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In Long Beach, a Walk Along the Shore

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I took the bus over to Belmont Shore the other day.

Belmont Shore is the far southeastern end of Long Beach where the big city, mostly suburban, thins down into another version of a Southern California beach town. This beach town is less hectic and less driven by trends than beach towns on the west side of Los Angeles, yet not so nostalgic an image of a small town as nearby Seal Beach.

Belmont Shore is not on the way to Seal Beach or Surfside or Sunset Beach in Orange County or exactly on the way to anyplace else, unless you count the three adjoining Naples islands, lightly tied to Long Beach by 2nd Street like a length of painter snubbed around a dock cleat. Belmont Shore actually has its own tiny beach town as an another attachment -- the thin peninsula of numbered streets that extends Ocean Boulevard to the mouth of Alamitos Bay.

Belmont Shore is at the beach but not exactly on the beach. That distance gives 2nd Street an in-between quality.

Belmont Shore has a beach town's necessary pier, but the pier is at some remove from the 7/10s of a mile of 2nd street from Livingston Drive to the bridge at Bay Shore Avenue that takes you over the channel to Naples (where you can ride a gondola on the canals).

The day I walked 2nd Street was intermittently overcast and blustery, but the sidewalks were crowded, although it was early afternoon, perhaps because it was a Friday. Kids from Wilson High School had just been released and had come over the hump of Belmont Heights on Ximeno Avenue or one of the streets east over a lower elevation.

Young women were pushing children in strollers on 2nd Street. Young men walked in groups of two or three. There were shoppers and bikers and men well past their high school glory days sitting on bar stools they may have sat on when they were just 21.

The commercial strip of 2nd street is more corporate now than it was when I walked it in the mid-1960 as a student at Cal State Long Beach. The row of one-and two-story shop fronts were all local businesses then, a few of them survivors from the late 1920s like the Egyptian Pharmacy and others, like Gem Shoe Repair, that had been on 2nd Street at least since the 1940s.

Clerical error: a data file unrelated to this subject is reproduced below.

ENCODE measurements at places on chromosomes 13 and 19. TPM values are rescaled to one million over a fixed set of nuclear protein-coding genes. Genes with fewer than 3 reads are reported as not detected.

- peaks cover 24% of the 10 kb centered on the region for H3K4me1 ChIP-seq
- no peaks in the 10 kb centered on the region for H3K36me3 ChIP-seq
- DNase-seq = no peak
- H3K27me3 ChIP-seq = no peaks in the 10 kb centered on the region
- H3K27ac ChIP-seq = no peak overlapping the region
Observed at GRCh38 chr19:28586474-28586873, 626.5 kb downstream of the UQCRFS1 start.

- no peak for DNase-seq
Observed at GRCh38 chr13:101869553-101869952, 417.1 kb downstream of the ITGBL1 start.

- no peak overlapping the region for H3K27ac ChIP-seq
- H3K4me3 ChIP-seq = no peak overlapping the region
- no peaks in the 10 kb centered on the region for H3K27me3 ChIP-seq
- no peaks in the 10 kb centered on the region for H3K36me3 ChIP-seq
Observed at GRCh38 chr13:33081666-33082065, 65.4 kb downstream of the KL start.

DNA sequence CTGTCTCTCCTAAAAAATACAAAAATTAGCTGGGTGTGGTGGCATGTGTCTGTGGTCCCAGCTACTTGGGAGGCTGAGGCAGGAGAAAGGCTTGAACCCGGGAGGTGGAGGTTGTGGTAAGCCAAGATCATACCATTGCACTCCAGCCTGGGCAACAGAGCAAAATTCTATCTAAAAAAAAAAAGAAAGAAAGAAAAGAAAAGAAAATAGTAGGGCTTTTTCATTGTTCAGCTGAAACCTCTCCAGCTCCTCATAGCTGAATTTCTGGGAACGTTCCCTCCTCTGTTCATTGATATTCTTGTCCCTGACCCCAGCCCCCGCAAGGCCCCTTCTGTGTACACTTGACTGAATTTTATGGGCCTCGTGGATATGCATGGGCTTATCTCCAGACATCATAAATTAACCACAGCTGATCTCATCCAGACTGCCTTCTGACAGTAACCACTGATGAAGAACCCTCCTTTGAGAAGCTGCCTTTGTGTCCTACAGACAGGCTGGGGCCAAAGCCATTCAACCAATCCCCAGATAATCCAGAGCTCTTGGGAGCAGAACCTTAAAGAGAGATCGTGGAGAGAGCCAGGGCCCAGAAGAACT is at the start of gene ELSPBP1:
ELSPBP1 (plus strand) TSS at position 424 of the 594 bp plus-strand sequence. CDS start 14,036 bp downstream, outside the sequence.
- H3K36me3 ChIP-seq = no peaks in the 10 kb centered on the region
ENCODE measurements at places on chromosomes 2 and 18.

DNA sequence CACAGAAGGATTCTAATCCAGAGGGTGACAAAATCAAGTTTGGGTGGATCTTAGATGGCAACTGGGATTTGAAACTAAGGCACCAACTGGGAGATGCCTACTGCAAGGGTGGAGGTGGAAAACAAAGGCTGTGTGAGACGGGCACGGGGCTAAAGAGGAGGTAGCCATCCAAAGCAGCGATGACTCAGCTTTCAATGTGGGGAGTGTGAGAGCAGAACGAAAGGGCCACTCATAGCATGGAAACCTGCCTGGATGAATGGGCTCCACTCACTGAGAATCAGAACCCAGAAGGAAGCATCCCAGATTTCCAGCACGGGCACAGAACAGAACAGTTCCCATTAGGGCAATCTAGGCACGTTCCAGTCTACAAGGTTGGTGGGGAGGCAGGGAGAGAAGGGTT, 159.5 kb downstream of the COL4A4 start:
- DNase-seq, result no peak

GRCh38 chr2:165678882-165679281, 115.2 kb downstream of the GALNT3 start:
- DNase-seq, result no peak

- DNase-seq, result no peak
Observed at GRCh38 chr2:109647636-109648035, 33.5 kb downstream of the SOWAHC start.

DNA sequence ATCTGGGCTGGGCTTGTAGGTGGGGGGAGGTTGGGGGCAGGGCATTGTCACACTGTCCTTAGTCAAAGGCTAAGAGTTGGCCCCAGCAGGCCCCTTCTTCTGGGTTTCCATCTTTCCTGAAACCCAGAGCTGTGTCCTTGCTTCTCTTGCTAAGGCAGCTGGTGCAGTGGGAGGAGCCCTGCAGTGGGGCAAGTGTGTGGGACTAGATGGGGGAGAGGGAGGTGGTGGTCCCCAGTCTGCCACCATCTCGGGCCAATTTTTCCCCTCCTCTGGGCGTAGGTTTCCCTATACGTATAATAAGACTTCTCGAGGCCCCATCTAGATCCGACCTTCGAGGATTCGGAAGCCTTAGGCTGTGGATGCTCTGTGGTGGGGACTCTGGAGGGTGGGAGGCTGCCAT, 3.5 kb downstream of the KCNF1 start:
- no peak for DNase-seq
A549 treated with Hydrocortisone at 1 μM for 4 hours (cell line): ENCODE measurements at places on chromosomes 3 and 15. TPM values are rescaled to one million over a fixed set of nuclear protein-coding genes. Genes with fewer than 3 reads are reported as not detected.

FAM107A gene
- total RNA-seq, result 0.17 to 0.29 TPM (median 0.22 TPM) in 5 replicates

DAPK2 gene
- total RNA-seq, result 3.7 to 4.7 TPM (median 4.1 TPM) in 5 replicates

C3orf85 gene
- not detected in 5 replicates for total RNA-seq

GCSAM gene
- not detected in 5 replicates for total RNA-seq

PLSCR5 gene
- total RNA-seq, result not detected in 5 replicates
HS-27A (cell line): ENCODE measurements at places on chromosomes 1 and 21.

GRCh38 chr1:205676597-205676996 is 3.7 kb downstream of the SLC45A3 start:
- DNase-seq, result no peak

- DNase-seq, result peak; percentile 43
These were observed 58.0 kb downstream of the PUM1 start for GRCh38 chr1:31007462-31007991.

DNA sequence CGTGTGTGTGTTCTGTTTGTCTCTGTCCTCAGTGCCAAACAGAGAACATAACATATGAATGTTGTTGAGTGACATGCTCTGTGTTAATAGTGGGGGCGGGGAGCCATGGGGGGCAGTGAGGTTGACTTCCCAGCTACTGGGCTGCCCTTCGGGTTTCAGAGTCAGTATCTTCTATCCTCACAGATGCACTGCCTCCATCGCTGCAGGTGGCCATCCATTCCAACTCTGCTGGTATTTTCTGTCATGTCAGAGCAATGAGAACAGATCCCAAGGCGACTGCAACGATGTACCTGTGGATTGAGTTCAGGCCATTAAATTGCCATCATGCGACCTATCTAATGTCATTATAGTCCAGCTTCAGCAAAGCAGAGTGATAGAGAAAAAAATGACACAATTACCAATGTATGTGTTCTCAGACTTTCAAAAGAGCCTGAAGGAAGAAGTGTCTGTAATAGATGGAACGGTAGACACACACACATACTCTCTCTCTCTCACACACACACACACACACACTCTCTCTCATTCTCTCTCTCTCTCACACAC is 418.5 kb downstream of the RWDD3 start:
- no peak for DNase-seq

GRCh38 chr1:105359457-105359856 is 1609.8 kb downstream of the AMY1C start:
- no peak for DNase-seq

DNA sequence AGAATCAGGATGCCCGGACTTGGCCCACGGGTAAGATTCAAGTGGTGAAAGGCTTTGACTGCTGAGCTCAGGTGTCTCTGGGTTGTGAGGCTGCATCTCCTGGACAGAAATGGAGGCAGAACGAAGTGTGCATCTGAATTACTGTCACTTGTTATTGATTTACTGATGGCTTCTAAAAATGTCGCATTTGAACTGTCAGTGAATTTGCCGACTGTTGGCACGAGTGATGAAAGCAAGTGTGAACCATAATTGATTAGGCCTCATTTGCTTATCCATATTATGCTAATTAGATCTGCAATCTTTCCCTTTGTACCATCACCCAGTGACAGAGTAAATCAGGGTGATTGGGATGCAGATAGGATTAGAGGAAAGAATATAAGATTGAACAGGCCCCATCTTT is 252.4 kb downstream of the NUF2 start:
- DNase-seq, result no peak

The street was half mid-west main street and half college town honky-tonk. The beer bars and the dress shops co-existed with hamburger joints and places that hinted slightly of hippiedom. College kids could jointly rent a tiny house in Belmont Shore or half of a duplex for nearly nothing during the school year, but the college kids had to be out in June for the more lucrative summer rentals.


The characteristic Belmont Shore house is a less-than-1,000-square-foot Spanish Colonial Revival box built in the late 1920s or early 1930s, setback ten or so feet from the street and barely three feet from the houses on either side, with a living room/dining room combination, a galley kitchen, two small bedrooms, and a tiled bathroom along a short hall.

It costs a great deal more to rent or own one of the little houses on one of the short streets -- Corona, Covina, LaVerne, Glendora -- that angle southwest from 2nd Street to the beach. The median price is $817,800 for house anywhere in the shore, maybe a little less for a house near the commercial strip, over $1 million for a larger house nearer the water, and considerably more for a contemporary house with a boat slip.

Second Street is easy to get around (although traffic and parking can be a problem in summer and on weekends). Long Beach buses are frequent and go downtown to hotels, tourist destinations, and the city's convention center. Long Beach has invested heavily in being a bike-oriented community, and 2nd Street has wide and well-marked "sharrow" lanes for bike riders.

Many of the restaurants open out to the sidewalk with tables and chairs. The sidewalks flow with window shoppers, dogs being walked, and relatively free-range children.

Despite everything, corporate residents don't occupy all of 2nd Street. Polly's Coffee near Roycroft Avenue, where they have been roasting their own coffee since 1976, competes with a couple of Starbucks, a Coffee Bean and Tea Leaf, and a Peet's Coffee. Locally owned restaurants like Domenico's Pizza and La Strada have fed generations of residents. The handsome, modest brick firehouse of Engine Company 8 has been at Claremont Avenue and 2nd Street since 1929. The Liquor Locker has been at its corner of Glendora Avenue since the 1950s at least. The feral parrots of Belmont Shore have been a staple since the 1980s.

Most of the street's bars also remain, to the distress of adjacent homeowners who periodically protest to the Long Beach City Council about noise and loitering.

Curiously, 2nd Street has recently become crowded with Lebanese restaurants (sometimes blushingly called Mediterranean). Hummus and shish taook are served on nearly every block. Belmont Shore can't seem to get enough.

Business cycles come and go on 2nd Street, mostly at a walking pace, and trends seem to lag a few years behind other beach towns that are mainly for tourists. Some trends just seem parochial to the street and quirky, like all those Lebanese restaurants.

The residents of Belmont Shore, particularly the ones a bit over 30, are famously loyal to their hybrid neighborhood that skirts the beach but depends on its proximity for permission to be more than So Cal casual.

It's as if some part of summer lasts all year there.

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